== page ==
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It’s Not the 401k That Needs Fixing

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Rapidly declining account balances are raising questions about how Americans save for their retirement. But is the 401(k) or IRA really to blame for this mess or are the Wall Street custodians that manage them to blame?


America needs to wrestle back control of their retirement accounts from the Wall Street custodians that have been managing, and limiting, the investments options. According to the Congressional Budget office, a whopping $2 trillion dollars of retirement savings has been lost over the last 15 months due to the market’s decline. As losses mount, many, including Congress, are beginning to question the current 401(k) based savings model. But would the entire system need overhauling if individual portfolios were better diversified? If custodians allowed all of the investment options that are allowed by law, would the mess we’re in be as dire?


The 401(k) is rightfully expected to go under the microscope with the new administration and overwhelming popular sentiment that retiring at sixty-five for most Americans is a pipe dream. But don’t blame the 401(k). The 401(k) is a well-structured retirement vehicle that encourages employees to save with tax-deferred contributions. It also allows the corporation or small business to contribute to the employee’s account and earn tax savings of their own. A 401(k) can provide a significant amount of retirement savings over the course of a career if the contributions are invested wisely. So what’s the problem?


The problem is that most 401(k)s are managed by banks and Wall Street custodians that only allow investments from their portfolio of products. Since the custodian doesn’t profit from other types of transactions, they aren’t allowed. But are they legal?


“Absolutely,” according to David Coe, founder of Freedom Growth, a California company that helps investors incorporate real estate into their retirement accounts. “Self-Directed IRAs have been legal since the inception of the 401(k) and the IRA. The law provides a very broad range of investments, allowing for well-diversified retirement accounts that are less impacted by severe market declines like we’ve experienced in the last year.” 


Then why aren’t more retirement portfolios truly diversified?


When the 401(k) and IRA were first created in 1974, the law required a third party custodian to manage the accounts. Wall Street brokerage houses and banks quickly seized this role and anointed the stock market the sole asset for growing wealth. To date, nearly 85 percent of all assets owned in 401(k)s and IRAs are invested in stocks and mutual funds, according to the Investment Company Institute. And for the first thirty years, the stock market produced unusually high gains, so no one questioned this model.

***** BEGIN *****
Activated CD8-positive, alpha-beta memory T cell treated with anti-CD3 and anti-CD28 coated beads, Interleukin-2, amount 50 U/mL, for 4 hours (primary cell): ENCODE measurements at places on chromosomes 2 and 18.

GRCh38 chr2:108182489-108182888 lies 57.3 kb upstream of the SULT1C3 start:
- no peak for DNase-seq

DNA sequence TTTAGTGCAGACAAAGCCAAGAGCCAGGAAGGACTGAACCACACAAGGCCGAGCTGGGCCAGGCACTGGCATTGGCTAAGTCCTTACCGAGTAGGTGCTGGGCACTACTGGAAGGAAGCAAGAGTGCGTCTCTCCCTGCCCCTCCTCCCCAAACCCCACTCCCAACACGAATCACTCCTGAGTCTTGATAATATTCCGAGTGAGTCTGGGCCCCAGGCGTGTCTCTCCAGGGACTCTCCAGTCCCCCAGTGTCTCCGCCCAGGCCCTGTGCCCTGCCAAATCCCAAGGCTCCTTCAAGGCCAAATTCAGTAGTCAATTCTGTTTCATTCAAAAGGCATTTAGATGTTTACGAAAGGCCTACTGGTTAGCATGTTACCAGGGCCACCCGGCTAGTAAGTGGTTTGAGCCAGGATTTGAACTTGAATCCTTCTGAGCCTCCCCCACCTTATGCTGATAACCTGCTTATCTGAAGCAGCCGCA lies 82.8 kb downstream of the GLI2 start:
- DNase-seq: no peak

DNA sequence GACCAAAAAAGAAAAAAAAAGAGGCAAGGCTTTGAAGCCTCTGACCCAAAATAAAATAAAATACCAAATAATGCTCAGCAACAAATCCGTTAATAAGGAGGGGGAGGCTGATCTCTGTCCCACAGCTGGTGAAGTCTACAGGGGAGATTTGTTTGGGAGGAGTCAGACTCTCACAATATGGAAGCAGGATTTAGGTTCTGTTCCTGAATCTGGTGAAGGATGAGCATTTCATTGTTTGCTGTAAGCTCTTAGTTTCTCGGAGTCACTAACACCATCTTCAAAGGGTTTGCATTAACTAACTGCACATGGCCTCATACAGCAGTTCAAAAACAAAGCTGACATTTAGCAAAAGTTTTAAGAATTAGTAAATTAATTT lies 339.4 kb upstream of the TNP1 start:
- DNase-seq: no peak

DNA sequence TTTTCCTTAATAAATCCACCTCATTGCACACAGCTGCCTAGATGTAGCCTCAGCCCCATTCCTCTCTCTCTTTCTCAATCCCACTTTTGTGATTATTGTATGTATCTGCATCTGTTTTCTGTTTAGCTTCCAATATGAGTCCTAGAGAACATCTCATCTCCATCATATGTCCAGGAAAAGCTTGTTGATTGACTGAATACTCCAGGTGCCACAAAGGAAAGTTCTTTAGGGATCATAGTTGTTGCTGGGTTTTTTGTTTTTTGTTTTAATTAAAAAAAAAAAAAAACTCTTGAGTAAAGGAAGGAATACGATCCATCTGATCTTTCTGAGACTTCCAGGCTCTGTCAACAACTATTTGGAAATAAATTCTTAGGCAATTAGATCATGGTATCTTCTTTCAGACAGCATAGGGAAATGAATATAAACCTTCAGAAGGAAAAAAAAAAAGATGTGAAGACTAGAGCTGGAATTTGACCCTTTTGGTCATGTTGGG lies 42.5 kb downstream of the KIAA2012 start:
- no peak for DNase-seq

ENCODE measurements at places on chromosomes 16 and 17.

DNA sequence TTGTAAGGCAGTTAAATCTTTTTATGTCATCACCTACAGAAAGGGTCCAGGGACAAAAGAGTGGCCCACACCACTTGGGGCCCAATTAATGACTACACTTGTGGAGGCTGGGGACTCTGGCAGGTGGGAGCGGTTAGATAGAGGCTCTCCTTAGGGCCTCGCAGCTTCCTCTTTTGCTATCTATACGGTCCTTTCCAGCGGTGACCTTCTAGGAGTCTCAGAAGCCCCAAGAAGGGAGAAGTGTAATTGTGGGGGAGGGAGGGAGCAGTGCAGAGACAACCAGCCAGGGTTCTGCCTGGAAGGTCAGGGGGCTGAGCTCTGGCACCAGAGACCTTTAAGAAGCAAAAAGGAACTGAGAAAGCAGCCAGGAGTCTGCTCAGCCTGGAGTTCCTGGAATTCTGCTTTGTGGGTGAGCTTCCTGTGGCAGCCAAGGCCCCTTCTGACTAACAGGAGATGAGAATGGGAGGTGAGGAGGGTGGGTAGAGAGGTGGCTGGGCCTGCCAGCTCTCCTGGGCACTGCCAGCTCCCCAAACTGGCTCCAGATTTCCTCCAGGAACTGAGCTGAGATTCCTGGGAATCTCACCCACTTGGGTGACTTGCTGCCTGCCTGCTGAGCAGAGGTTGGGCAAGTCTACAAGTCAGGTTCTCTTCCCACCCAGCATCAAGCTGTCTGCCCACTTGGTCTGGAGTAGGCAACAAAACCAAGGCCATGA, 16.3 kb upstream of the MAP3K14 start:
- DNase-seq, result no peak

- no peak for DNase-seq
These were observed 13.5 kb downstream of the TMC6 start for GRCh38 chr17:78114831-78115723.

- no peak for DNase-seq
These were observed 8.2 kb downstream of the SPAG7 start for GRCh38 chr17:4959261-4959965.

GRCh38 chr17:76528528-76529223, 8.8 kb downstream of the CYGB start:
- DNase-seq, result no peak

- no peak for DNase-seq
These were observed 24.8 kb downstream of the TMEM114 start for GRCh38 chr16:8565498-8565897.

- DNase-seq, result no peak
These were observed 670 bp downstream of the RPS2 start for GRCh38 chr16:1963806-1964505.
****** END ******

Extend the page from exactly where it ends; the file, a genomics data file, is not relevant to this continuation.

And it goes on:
In 1974, the Dow Jones closed around 1,000. In 2000, the Dow closed at 11,000. That produced almost a 10 percent compounded annual growth rate. But for the century, the Dow grew at a 5.3 percent growth rate. So for the first twenty-five years that the 401(k) was in effect, the market was delivering a return that was twice its normal rate. Everyone was profiting, so no one questioned the system. Since 2000, the Dow has been losing money at -3.6 percent every year. Naturally, questions about how the system provides for retirement are surfacing.


It’s not the 401(k) that needs to be fixed, but the current system that perpetuates this over-investment in the stock market. Investors need to wrestle away control of their retirement accounts and start exploring the greater range of investment options that are available to them. If investors aren’t sure what to invest in, they should seek professional guidance through a fee-based certified financial planner that makes their living on growing their clients’ account, not by selling specific investments products. And according to Coe, “Eight out of ten millionaires made their fortunes through real estate. It’s a proven long-term asset that can play a substantial role in your retirement account. Real estate helps diversify the overly-invested stock portfolio and the next two years will provide excellent buying opportunities for both asset classes.”


Should more Americans save more money? Absolutely. And maybe if more investment options beyond the flailing stock market were available, they would.

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